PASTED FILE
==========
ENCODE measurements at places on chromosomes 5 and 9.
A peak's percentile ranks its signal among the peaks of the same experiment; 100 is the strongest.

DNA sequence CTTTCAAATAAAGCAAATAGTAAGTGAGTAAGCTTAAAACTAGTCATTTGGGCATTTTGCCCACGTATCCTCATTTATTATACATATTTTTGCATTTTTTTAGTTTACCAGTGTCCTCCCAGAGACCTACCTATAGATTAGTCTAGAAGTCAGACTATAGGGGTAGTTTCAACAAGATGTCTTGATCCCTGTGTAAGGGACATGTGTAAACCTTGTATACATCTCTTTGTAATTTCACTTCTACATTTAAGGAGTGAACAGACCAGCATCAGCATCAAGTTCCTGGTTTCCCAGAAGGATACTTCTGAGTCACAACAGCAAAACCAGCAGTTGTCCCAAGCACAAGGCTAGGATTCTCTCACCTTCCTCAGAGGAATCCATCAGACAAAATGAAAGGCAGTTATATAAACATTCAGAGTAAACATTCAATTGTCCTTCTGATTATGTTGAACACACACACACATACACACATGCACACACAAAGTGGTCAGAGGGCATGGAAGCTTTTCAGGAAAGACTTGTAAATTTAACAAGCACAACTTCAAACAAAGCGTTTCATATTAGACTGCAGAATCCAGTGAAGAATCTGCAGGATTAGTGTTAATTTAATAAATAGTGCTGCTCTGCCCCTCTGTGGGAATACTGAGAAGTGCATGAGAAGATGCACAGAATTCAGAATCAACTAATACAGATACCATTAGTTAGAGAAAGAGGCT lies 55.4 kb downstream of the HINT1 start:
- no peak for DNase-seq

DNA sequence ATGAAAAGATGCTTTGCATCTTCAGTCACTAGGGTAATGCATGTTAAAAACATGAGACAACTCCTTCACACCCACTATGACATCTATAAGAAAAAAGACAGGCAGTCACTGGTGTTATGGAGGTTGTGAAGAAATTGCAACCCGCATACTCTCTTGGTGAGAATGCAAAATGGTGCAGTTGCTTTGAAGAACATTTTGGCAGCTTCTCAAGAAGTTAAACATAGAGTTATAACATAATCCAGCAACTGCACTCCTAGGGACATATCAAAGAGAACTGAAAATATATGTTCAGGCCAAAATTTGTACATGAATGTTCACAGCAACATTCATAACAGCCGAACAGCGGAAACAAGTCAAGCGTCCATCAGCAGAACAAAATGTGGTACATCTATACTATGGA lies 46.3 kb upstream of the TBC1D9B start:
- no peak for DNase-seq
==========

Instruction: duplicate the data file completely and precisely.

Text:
ENCODE measurements at places on chromosomes 5 and 9.
A peak's percentile ranks its signal among the peaks of the same experiment; 100 is the strongest.

DNA sequence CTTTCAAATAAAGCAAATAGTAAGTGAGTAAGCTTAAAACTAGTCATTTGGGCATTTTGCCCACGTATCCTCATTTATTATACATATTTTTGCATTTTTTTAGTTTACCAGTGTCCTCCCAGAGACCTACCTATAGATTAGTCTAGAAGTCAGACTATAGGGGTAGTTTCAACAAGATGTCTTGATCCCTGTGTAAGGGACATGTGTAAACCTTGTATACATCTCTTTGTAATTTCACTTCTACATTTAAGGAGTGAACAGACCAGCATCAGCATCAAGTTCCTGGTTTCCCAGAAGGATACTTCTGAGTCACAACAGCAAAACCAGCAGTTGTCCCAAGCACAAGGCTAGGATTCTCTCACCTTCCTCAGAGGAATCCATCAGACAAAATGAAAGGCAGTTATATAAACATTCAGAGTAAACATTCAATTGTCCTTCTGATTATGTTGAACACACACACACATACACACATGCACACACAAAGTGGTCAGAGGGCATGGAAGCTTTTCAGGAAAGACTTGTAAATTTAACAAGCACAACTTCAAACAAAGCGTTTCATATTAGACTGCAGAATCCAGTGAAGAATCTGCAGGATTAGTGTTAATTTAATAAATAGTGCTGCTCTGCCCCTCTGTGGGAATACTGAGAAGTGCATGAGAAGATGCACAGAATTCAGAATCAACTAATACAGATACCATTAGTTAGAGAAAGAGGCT lies 55.4 kb downstream of the HINT1 start:
- no peak for DNase-seq

DNA sequence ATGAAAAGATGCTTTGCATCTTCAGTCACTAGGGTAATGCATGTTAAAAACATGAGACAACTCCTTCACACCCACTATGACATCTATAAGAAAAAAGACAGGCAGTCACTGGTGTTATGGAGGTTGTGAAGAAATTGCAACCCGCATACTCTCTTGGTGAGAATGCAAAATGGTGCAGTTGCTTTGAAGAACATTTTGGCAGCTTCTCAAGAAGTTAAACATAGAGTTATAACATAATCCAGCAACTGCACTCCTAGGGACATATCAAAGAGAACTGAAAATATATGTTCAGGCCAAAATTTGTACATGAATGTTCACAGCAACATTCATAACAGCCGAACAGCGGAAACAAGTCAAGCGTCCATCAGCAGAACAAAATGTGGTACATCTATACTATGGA lies 46.3 kb upstream of the TBC1D9B start:
- no peak for DNase-seq